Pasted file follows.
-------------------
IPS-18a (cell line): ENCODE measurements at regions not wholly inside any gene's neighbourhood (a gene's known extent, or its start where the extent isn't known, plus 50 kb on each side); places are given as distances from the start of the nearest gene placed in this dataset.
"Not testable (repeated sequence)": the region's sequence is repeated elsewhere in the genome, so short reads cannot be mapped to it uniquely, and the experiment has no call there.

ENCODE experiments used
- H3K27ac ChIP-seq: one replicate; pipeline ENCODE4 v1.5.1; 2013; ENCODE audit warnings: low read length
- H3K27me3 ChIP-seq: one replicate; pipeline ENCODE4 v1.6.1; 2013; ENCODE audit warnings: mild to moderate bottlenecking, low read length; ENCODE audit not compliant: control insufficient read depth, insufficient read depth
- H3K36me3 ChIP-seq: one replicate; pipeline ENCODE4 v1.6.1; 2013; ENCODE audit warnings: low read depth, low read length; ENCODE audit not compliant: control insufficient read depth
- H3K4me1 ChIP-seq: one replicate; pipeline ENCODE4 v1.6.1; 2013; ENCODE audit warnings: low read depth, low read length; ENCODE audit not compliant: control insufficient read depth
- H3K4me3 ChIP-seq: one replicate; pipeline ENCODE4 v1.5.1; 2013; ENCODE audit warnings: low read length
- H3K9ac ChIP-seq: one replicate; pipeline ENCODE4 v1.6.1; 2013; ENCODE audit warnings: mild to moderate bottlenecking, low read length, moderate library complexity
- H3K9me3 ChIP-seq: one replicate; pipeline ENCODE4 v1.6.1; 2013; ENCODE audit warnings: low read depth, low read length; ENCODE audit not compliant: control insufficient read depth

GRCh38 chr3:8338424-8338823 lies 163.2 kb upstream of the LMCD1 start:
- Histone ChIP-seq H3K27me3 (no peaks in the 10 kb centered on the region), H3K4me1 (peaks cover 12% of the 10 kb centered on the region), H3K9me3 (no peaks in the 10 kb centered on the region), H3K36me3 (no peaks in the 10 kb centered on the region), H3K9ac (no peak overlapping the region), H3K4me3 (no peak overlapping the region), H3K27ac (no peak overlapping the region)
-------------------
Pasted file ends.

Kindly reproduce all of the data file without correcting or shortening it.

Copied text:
IPS-18a (cell line): ENCODE measurements at regions not wholly inside any gene's neighbourhood (a gene's known extent, or its start where the extent isn't known, plus 50 kb on each side); places are given as distances from the start of the nearest gene placed in this dataset.
"Not testable (repeated sequence)": the region's sequence is repeated elsewhere in the genome, so short reads cannot be mapped to it uniquely, and the experiment has no call there.

ENCODE experiments used
- H3K27ac ChIP-seq: one replicate; pipeline ENCODE4 v1.5.1; 2013; ENCODE audit warnings: low read length
- H3K27me3 ChIP-seq: one replicate; pipeline ENCODE4 v1.6.1; 2013; ENCODE audit warnings: mild to moderate bottlenecking, low read length; ENCODE audit not compliant: control insufficient read depth, insufficient read depth
- H3K36me3 ChIP-seq: one replicate; pipeline ENCODE4 v1.6.1; 2013; ENCODE audit warnings: low read depth, low read length; ENCODE audit not compliant: control insufficient read depth
- H3K4me1 ChIP-seq: one replicate; pipeline ENCODE4 v1.6.1; 2013; ENCODE audit warnings: low read depth, low read length; ENCODE audit not compliant: control insufficient read depth
- H3K4me3 ChIP-seq: one replicate; pipeline ENCODE4 v1.5.1; 2013; ENCODE audit warnings: low read length
- H3K9ac ChIP-seq: one replicate; pipeline ENCODE4 v1.6.1; 2013; ENCODE audit warnings: mild to moderate bottlenecking, low read length, moderate library complexity
- H3K9me3 ChIP-seq: one replicate; pipeline ENCODE4 v1.6.1; 2013; ENCODE audit warnings: low read depth, low read length; ENCODE audit not compliant: control insufficient read depth

GRCh38 chr3:8338424-8338823 lies 163.2 kb upstream of the LMCD1 start:
- Histone ChIP-seq H3K27me3 (no peaks in the 10 kb centered on the region), H3K4me1 (peaks cover 12% of the 10 kb centered on the region), H3K9me3 (no peaks in the 10 kb centered on the region), H3K36me3 (no peaks in the 10 kb centered on the region), H3K9ac (no peak overlapping the region), H3K4me3 (no peak overlapping the region), H3K27ac (no peak overlapping the region)